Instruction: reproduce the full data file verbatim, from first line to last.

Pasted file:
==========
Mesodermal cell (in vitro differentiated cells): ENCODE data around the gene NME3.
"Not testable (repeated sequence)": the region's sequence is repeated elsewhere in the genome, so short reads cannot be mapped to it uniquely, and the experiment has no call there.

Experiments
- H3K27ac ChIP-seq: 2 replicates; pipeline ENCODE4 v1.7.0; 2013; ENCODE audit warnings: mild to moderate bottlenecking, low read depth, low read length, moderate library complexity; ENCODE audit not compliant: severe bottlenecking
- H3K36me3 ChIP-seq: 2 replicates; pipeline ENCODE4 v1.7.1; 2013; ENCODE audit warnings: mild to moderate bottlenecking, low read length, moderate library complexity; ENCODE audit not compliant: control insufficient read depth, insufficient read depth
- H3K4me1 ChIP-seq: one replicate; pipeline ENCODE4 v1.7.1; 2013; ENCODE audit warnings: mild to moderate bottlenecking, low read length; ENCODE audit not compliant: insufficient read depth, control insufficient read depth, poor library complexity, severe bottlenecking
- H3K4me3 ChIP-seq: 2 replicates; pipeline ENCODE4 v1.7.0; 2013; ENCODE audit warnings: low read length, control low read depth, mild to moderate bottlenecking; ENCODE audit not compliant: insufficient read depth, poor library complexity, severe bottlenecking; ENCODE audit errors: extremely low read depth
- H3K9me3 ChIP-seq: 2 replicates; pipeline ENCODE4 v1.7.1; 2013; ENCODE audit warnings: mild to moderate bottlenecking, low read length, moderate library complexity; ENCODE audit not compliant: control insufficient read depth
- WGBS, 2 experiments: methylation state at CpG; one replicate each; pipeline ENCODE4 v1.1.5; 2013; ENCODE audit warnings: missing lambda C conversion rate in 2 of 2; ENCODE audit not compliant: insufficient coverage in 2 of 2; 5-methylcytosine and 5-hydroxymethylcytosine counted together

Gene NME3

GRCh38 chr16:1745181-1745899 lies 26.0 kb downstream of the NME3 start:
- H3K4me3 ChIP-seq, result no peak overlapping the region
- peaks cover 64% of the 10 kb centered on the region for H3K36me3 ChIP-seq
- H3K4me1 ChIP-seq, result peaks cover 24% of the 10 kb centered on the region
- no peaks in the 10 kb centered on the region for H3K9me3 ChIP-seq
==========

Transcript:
Mesodermal cell (in vitro differentiated cells): ENCODE data around the gene NME3.
"Not testable (repeated sequence)": the region's sequence is repeated elsewhere in the genome, so short reads cannot be mapped to it uniquely, and the experiment has no call there.

Experiments
- H3K27ac ChIP-seq: 2 replicates; pipeline ENCODE4 v1.7.0; 2013; ENCODE audit warnings: mild to moderate bottlenecking, low read depth, low read length, moderate library complexity; ENCODE audit not compliant: severe bottlenecking
- H3K36me3 ChIP-seq: 2 replicates; pipeline ENCODE4 v1.7.1; 2013; ENCODE audit warnings: mild to moderate bottlenecking, low read length, moderate library complexity; ENCODE audit not compliant: control insufficient read depth, insufficient read depth
- H3K4me1 ChIP-seq: one replicate; pipeline ENCODE4 v1.7.1; 2013; ENCODE audit warnings: mild to moderate bottlenecking, low read length; ENCODE audit not compliant: insufficient read depth, control insufficient read depth, poor library complexity, severe bottlenecking
- H3K4me3 ChIP-seq: 2 replicates; pipeline ENCODE4 v1.7.0; 2013; ENCODE audit warnings: low read length, control low read depth, mild to moderate bottlenecking; ENCODE audit not compliant: insufficient read depth, poor library complexity, severe bottlenecking; ENCODE audit errors: extremely low read depth
- H3K9me3 ChIP-seq: 2 replicates; pipeline ENCODE4 v1.7.1; 2013; ENCODE audit warnings: mild to moderate bottlenecking, low read length, moderate library complexity; ENCODE audit not compliant: control insufficient read depth
- WGBS, 2 experiments: methylation state at CpG; one replicate each; pipeline ENCODE4 v1.1.5; 2013; ENCODE audit warnings: missing lambda C conversion rate in 2 of 2; ENCODE audit not compliant: insufficient coverage in 2 of 2; 5-methylcytosine and 5-hydroxymethylcytosine counted together

Gene NME3

GRCh38 chr16:1745181-1745899 lies 26.0 kb downstream of the NME3 start:
- H3K4me3 ChIP-seq, result no peak overlapping the region
- peaks cover 64% of the 10 kb centered on the region for H3K36me3 ChIP-seq
- H3K4me1 ChIP-seq, result peaks cover 24% of the 10 kb centered on the region
- no peaks in the 10 kb centered on the region for H3K9me3 ChIP-seq